A study recently published in the Journal of Analytical Toxology suggests that those who have an upcoming drug test might need to watch out – second hand marijuana smoke can cause a positive result. After concerns about the effect of second-hand smoke increased with the stronger potency of cannabis available, researchers at John Hopkins University conducted a study to determine the effect that sitting in a room full of pot smokers can have on non-smokers in terms of drug test results.

Six non-smokers sat in a chamber with six pot-smokers who had joints of different strengths in a number of different sessions. In some, the chamber had no ventilation and in others, the chamber had some ventilation. The non-toking participants tested positive for THC (the magical substance in pot) for up to 22 hours after their time in the chamber.

It’s important to note, however, that the drug testing measures used in the study were more in-depth than standard workplace drug tests. In addition to the rigorous tests for the purposes of the study, standard workplace urine tests were done as well. Out of all the standard work-place tests done on the non-smoking participants, only one yielded a positive result, and that was only four hours after their time in the chamber. What this means is that while you may have THC in your system after hanging out with smoking friends, it probably won’t show up on your upcoming drug test.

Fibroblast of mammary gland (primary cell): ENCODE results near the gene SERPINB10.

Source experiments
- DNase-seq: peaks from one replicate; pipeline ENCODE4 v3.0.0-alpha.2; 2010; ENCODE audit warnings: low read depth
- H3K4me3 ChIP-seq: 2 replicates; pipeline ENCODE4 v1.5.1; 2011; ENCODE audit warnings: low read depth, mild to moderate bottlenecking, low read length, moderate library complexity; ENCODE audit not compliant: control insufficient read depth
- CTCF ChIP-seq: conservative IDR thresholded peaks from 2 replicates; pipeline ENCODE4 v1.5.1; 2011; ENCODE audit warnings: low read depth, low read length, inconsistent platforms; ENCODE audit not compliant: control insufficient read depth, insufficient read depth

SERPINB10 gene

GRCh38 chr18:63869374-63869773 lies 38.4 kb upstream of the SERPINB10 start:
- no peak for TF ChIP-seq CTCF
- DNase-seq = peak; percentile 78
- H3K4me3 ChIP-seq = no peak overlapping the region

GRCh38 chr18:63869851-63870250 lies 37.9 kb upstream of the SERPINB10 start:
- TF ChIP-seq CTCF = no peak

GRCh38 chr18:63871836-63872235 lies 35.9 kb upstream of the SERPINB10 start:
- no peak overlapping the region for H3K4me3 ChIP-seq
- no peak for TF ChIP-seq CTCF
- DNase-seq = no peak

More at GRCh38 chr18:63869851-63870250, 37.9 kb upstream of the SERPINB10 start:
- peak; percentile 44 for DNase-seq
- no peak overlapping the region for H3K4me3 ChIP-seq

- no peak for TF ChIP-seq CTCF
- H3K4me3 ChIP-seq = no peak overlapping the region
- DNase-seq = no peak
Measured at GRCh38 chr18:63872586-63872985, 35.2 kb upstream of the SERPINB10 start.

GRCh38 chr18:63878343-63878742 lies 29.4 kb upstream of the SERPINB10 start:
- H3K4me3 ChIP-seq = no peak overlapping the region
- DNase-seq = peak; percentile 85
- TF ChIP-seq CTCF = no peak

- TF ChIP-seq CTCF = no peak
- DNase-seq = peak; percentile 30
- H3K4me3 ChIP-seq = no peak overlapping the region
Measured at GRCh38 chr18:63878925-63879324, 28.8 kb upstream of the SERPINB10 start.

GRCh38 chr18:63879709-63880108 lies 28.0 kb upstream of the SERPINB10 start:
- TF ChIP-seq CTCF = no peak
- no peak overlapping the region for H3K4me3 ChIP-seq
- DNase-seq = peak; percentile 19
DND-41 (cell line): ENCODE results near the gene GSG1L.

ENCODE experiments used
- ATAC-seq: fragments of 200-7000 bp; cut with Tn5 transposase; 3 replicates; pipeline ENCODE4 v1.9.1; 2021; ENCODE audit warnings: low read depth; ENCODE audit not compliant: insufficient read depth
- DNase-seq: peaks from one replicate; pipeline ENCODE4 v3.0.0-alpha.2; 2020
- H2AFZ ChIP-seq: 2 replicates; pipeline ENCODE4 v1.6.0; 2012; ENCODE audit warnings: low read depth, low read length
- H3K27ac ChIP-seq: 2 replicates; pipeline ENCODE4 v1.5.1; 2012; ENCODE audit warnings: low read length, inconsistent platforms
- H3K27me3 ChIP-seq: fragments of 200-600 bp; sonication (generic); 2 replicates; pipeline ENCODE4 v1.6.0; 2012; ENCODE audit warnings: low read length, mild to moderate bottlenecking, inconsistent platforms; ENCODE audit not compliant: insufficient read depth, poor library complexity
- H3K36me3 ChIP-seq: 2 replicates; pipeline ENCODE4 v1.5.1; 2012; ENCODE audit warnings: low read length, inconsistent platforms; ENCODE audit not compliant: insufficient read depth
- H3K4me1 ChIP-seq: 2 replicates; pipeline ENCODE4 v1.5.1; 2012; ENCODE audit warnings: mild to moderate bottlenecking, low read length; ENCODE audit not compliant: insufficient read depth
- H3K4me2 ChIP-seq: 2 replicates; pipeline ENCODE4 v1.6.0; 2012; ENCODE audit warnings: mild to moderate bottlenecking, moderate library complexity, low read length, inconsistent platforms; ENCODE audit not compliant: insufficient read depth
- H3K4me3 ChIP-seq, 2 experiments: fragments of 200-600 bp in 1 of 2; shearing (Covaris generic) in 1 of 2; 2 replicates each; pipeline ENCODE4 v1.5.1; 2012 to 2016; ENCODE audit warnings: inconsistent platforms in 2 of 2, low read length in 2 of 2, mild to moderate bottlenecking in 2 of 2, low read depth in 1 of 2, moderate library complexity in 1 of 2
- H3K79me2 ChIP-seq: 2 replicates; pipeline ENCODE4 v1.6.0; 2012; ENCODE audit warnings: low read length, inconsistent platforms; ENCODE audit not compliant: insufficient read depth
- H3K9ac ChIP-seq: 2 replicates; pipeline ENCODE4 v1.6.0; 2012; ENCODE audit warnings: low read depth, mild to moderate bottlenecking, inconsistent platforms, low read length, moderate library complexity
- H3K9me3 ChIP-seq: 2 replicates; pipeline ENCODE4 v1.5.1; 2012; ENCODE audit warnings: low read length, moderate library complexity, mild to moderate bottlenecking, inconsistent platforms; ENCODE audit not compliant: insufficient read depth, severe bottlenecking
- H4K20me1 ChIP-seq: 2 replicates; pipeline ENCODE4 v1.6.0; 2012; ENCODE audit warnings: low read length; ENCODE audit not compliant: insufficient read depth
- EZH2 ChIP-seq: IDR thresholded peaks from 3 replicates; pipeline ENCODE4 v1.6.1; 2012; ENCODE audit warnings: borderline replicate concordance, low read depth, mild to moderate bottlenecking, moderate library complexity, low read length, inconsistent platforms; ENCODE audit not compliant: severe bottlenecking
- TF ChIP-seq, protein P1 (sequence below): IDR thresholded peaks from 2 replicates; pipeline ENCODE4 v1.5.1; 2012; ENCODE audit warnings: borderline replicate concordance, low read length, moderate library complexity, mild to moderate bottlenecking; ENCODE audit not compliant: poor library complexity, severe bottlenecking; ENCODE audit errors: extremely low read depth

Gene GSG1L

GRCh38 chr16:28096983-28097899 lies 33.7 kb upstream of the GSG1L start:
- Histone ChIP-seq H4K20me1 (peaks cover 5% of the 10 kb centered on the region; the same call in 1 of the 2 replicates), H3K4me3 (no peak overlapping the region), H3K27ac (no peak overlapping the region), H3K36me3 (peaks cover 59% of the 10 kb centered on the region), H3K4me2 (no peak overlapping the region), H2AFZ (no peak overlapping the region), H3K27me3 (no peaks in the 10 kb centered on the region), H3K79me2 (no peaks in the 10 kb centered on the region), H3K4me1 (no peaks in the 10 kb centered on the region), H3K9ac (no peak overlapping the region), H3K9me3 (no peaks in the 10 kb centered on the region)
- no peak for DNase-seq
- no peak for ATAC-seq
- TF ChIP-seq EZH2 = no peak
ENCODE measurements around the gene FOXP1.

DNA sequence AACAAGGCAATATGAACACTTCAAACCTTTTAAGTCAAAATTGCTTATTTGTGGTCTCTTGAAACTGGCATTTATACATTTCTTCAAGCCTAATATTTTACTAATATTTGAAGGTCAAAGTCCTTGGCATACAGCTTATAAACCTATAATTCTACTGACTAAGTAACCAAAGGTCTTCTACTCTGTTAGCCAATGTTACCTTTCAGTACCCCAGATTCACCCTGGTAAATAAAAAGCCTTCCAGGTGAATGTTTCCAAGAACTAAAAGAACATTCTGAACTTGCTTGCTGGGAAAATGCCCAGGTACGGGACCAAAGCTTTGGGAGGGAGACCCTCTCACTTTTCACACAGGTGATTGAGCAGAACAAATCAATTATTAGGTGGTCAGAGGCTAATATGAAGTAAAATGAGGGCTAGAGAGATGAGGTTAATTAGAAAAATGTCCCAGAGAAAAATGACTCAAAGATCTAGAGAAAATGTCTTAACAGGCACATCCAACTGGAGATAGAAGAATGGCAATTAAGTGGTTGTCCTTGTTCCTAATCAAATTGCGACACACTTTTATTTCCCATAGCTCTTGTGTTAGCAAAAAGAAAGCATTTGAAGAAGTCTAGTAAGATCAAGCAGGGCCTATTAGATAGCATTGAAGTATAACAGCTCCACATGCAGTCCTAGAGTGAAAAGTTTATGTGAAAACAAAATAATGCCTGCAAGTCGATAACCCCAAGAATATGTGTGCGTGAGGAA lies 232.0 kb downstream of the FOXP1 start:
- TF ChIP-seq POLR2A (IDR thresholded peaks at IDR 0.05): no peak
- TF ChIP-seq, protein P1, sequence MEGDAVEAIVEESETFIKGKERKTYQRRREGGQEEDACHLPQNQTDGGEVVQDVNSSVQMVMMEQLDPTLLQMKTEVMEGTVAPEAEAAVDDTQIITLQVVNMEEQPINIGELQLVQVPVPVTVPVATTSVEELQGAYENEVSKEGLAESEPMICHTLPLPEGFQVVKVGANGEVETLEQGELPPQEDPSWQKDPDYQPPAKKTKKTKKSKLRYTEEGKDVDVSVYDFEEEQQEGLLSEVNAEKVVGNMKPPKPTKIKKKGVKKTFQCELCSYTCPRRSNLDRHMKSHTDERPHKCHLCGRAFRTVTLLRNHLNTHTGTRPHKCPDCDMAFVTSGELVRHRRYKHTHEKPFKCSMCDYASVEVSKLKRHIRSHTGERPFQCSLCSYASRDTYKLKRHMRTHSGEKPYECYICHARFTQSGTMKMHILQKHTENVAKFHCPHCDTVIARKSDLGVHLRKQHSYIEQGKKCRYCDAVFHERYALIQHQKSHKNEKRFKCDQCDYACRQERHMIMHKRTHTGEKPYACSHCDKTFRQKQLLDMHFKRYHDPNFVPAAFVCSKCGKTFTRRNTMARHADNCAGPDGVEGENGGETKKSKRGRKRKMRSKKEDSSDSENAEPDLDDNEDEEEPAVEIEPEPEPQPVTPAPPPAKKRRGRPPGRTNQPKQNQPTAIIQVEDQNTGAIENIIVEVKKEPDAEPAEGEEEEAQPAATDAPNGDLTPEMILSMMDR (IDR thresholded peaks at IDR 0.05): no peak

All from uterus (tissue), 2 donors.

Other factors influencing drug tests…

THC binds to fat, which means that a higher BMI (or being on the rounder side) means that you’ll test positive for THC for a little longer than those with a lower BMI. The participant who tested positive on the standard workplace test had a higher BMI than other participants. Ventilation is also an important factor – sitting in an air locked car with a couple of pot-smoking friends is more likely to lead to a positive result than sitting in a living room with the window open. The potency of the cannabis is also an important factor – participants tested positive for longer after being in a chamber with high-potency cannabis smokers than those who had been in a chamber with low-potency cannabis smokers.

Does this mean staying away from fellow tokers in the lead up to a drug test?

Unless you have a workplace drug test within the next couple of hours, or your workplace uses ridiculously strict testing methods, there’s probably no real need to worry. Staying in a well-ventilated room won’t hurt, but, as the study concluded, there’s no real need to worry.

Parker Winship